The answer to this prayer highlights the point of the vision. The LORD gives to the interpreting angel gracious and comforting words, which Zechariah was to pass on to the post-exilic nation (v. 13-14a). These words can actually be listed as a four-fold declaration:
- God is jealous for Israel, that is, He has a zeal for that nation above the other nations (v. 14b);
- God possesses anger against those nations who have tried to afflict Israel (v. 15; note: by way of application even today this should give any people pause if they have a mind to hurt the nation of Israel);
- God’s mercy will return to Jerusalem (v. 16a). This mercy is demonstrated in two ways. First the post-exilic temple would be rebuilt (v. 16b). Second, the city of Jerusalem would be rebuilt just like the temple (v. 16c; the “measuring line” probably implies the surveying and building of the city);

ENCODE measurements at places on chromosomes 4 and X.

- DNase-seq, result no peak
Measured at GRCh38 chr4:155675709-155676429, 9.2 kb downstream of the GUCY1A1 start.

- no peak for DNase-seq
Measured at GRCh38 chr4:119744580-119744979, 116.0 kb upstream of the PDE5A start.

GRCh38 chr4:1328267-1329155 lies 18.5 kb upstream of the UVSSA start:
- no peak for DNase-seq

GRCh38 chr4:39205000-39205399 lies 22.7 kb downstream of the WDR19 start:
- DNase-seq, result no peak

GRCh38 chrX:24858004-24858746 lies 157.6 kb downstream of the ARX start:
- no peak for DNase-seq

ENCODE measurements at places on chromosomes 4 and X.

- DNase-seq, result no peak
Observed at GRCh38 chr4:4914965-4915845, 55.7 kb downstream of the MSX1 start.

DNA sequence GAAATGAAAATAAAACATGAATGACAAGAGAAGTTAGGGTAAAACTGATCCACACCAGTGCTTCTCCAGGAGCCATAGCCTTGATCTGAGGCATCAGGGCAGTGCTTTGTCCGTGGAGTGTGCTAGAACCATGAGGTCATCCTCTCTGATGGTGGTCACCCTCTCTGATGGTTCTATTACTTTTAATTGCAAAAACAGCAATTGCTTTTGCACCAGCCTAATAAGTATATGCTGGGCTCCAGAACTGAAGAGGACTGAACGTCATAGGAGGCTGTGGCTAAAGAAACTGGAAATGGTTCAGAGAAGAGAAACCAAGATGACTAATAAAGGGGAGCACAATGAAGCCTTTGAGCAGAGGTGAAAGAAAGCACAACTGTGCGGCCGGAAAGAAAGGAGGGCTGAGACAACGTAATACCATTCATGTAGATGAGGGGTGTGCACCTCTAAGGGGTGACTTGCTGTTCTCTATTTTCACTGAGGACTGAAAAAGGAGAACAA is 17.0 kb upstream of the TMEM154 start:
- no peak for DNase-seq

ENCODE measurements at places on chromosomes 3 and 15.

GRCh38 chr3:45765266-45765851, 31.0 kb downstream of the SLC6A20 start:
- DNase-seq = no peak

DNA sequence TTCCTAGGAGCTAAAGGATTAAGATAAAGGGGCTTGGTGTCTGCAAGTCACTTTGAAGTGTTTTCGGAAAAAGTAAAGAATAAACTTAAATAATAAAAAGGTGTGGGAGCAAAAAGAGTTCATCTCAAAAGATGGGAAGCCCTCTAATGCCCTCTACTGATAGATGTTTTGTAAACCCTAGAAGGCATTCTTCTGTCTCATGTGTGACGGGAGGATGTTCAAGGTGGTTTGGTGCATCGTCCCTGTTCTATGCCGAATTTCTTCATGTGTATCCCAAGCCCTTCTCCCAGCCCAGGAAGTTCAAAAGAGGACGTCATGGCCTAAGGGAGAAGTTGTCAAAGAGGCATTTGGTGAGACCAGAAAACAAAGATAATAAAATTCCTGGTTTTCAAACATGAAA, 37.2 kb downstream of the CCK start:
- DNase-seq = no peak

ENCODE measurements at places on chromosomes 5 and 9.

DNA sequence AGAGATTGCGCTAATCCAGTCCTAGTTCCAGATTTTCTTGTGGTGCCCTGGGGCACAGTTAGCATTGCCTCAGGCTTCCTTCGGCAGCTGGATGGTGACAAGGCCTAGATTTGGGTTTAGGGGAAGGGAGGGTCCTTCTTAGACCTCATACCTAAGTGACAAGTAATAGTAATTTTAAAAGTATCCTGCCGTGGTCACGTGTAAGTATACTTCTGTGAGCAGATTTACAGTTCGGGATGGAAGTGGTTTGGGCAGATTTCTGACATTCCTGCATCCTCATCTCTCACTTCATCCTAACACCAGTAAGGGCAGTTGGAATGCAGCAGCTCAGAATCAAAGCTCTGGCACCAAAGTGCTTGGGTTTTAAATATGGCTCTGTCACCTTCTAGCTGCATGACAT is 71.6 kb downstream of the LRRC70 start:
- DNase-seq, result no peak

- All the towns of the nation will eventually prosper (v. 17). Note that this statement is made emphatic by the reminder that this promise is given by the LORD Almighty).
The entire vision may be summarized by the last statement given to Zechariah: “the LORD will again comfort Zion and choose Jerusalem” (v. 17c). Just as the exilic Jews needed the messages of Daniel and Ezekiel, the contemporary Jews of Zechariah’s day needed to hear the words that God had given him so that they could live in hope that God had not abandoned his unconditional promises to them and their nation.